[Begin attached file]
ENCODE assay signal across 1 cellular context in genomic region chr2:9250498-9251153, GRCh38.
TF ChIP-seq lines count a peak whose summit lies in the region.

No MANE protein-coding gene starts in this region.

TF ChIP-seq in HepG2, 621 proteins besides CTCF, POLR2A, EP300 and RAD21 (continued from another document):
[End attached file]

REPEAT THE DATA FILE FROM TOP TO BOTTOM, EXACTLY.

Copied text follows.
ENCODE assay signal across 1 cellular context in genomic region chr2:9250498-9251153, GRCh38.
TF ChIP-seq lines count a peak whose summit lies in the region.

No MANE protein-coding gene starts in this region.

TF ChIP-seq in HepG2, 621 proteins besides CTCF, POLR2A, EP300 and RAD21 (continued from another document):